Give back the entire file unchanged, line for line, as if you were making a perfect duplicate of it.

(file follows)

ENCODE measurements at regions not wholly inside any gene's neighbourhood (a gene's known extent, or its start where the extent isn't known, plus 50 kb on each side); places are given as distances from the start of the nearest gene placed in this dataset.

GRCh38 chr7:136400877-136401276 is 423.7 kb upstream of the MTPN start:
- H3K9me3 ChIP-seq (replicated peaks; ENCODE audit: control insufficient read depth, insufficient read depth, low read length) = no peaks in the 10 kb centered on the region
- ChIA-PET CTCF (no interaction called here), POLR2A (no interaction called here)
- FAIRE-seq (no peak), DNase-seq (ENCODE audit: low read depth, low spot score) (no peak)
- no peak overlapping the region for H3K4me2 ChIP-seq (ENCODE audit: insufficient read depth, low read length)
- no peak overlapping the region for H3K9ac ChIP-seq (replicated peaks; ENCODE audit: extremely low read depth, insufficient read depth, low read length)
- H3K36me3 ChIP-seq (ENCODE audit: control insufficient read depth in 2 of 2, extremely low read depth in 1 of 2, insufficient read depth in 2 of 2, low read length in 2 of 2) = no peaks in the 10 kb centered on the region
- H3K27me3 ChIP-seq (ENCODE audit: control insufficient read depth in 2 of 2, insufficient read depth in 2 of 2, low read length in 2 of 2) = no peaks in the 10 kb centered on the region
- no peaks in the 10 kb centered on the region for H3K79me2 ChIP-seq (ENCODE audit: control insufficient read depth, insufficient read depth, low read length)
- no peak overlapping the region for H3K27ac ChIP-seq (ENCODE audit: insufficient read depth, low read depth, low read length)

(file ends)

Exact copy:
ENCODE measurements at regions not wholly inside any gene's neighbourhood (a gene's known extent, or its start where the extent isn't known, plus 50 kb on each side); places are given as distances from the start of the nearest gene placed in this dataset.

GRCh38 chr7:136400877-136401276 is 423.7 kb upstream of the MTPN start:
- H3K9me3 ChIP-seq (replicated peaks; ENCODE audit: control insufficient read depth, insufficient read depth, low read length) = no peaks in the 10 kb centered on the region
- ChIA-PET CTCF (no interaction called here), POLR2A (no interaction called here)
- FAIRE-seq (no peak), DNase-seq (ENCODE audit: low read depth, low spot score) (no peak)
- no peak overlapping the region for H3K4me2 ChIP-seq (ENCODE audit: insufficient read depth, low read length)
- no peak overlapping the region for H3K9ac ChIP-seq (replicated peaks; ENCODE audit: extremely low read depth, insufficient read depth, low read length)
- H3K36me3 ChIP-seq (ENCODE audit: control insufficient read depth in 2 of 2, extremely low read depth in 1 of 2, insufficient read depth in 2 of 2, low read length in 2 of 2) = no peaks in the 10 kb centered on the region
- H3K27me3 ChIP-seq (ENCODE audit: control insufficient read depth in 2 of 2, insufficient read depth in 2 of 2, low read length in 2 of 2) = no peaks in the 10 kb centered on the region
- no peaks in the 10 kb centered on the region for H3K79me2 ChIP-seq (ENCODE audit: control insufficient read depth, insufficient read depth, low read length)
- no peak overlapping the region for H3K27ac ChIP-seq (ENCODE audit: insufficient read depth, low read depth, low read length)